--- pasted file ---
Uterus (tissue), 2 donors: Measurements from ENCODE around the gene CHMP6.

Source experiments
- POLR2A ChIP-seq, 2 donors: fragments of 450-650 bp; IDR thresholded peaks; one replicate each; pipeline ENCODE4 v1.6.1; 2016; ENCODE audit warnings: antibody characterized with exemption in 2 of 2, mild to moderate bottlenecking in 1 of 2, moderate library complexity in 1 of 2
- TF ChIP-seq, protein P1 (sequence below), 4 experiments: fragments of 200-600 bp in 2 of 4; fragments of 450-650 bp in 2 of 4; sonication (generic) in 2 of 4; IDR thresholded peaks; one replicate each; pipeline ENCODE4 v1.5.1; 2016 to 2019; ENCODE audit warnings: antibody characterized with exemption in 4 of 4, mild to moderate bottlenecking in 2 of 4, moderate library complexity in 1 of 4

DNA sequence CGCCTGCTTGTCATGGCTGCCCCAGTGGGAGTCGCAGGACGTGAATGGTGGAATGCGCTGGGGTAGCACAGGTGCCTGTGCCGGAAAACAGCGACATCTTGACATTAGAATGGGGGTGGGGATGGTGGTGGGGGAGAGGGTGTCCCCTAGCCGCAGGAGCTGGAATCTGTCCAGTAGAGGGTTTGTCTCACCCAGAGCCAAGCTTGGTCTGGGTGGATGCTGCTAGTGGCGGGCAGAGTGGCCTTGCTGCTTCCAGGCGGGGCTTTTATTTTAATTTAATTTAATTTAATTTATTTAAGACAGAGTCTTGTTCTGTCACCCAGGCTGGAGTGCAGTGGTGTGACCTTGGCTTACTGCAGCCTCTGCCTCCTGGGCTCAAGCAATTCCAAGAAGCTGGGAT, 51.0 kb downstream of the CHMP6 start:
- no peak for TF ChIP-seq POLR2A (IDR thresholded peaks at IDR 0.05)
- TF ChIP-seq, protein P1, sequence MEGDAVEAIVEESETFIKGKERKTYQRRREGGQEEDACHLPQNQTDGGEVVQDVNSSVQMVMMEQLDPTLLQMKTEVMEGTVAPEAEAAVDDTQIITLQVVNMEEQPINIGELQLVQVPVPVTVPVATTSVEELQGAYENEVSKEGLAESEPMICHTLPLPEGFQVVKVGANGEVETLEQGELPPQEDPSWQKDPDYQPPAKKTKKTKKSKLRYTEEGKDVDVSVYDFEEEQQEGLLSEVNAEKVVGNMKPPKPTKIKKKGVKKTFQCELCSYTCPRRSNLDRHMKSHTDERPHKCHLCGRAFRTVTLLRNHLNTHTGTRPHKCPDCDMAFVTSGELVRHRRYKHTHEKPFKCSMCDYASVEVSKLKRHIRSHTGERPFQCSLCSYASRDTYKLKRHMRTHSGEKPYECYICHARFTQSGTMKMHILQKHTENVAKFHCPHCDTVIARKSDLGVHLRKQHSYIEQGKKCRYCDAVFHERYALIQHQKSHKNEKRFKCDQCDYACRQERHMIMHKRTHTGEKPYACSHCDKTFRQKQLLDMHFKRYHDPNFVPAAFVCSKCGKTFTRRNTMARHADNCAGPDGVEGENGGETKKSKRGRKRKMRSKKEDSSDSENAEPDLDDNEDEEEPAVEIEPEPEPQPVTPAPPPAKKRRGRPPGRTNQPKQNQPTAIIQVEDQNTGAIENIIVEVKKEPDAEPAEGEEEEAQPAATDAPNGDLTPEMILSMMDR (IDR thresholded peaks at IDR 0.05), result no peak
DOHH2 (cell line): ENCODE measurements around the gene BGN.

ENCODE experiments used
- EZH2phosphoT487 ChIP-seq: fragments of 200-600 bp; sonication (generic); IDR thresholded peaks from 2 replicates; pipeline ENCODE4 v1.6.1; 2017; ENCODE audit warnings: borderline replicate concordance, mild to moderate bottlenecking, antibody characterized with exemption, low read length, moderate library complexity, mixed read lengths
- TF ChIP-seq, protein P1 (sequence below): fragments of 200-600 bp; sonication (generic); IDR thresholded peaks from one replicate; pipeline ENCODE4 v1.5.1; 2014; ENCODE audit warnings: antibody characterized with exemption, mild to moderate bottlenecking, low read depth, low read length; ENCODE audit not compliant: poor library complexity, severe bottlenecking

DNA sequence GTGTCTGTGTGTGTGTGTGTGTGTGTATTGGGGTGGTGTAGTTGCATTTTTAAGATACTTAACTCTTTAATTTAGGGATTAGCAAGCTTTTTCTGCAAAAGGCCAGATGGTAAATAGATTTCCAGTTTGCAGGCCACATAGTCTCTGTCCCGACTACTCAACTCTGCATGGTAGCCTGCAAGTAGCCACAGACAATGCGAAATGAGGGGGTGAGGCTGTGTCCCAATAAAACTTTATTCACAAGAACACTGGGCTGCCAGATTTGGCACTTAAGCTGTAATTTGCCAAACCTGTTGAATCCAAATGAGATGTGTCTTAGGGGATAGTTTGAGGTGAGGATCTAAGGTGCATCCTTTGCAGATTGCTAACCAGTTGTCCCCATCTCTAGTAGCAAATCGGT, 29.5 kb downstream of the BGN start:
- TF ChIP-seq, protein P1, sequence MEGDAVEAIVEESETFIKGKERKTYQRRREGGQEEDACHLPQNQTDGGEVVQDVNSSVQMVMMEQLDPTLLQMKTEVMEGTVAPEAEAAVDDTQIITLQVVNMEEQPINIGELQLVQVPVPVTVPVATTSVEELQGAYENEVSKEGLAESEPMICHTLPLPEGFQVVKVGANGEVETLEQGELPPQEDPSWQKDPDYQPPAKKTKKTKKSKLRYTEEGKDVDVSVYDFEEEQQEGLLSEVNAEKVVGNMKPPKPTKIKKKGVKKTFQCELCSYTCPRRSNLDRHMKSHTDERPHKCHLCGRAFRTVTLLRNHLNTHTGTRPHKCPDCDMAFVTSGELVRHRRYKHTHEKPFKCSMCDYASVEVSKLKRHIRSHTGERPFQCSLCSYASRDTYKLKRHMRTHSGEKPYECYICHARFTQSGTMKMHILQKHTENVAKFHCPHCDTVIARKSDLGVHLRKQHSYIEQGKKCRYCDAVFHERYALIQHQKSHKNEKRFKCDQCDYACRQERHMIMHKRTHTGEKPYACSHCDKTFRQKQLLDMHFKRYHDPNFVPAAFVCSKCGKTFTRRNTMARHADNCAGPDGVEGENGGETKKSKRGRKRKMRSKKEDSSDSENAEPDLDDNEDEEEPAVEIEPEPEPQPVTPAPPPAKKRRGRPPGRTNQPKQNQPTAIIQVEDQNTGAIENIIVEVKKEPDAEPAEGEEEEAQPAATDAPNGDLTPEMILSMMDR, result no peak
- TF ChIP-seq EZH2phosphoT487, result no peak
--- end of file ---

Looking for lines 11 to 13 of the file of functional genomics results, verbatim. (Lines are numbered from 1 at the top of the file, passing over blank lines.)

- TF ChIP-seq, protein P1 (sequence below): fragments of 200-600 bp; sonication (generic); IDR thresholded peaks from one replicate; pipeline ENCODE4 v1.5.1; 2014; ENCODE audit warnings: antibody characterized with exemption, mild to moderate bottlenecking, low read depth, low read length; ENCODE audit not compliant: poor library complexity, severe bottlenecking

DNA sequence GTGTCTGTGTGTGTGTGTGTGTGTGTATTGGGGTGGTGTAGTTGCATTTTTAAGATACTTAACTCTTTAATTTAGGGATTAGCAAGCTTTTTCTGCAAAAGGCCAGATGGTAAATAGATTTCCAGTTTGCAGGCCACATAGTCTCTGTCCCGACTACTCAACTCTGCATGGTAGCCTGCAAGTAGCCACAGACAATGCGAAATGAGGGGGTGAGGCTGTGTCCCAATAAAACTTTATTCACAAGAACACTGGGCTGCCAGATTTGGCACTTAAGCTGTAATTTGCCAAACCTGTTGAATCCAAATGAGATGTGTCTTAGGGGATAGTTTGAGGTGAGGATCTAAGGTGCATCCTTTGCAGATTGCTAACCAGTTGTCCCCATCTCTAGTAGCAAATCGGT, 29.5 kb downstream of the BGN start:
- TF ChIP-seq, protein P1, sequence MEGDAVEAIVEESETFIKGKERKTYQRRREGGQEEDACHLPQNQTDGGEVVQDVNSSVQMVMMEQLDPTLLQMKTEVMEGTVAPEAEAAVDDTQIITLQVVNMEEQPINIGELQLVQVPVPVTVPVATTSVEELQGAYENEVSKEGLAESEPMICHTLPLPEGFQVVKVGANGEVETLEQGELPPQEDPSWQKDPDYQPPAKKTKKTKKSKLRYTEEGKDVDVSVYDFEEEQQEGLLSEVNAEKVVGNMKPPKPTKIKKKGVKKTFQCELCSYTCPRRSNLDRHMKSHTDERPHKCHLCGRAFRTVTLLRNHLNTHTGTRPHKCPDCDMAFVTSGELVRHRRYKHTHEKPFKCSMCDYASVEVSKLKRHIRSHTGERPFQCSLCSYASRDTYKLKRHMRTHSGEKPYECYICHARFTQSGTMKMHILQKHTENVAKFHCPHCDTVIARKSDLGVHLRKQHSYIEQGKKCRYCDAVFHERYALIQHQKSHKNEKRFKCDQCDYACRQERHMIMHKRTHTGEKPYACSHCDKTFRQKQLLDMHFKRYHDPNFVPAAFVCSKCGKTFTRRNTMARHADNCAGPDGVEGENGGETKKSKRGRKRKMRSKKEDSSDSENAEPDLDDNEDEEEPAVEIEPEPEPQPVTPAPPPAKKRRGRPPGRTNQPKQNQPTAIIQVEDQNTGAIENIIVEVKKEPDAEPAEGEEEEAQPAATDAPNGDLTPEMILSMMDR, result no peak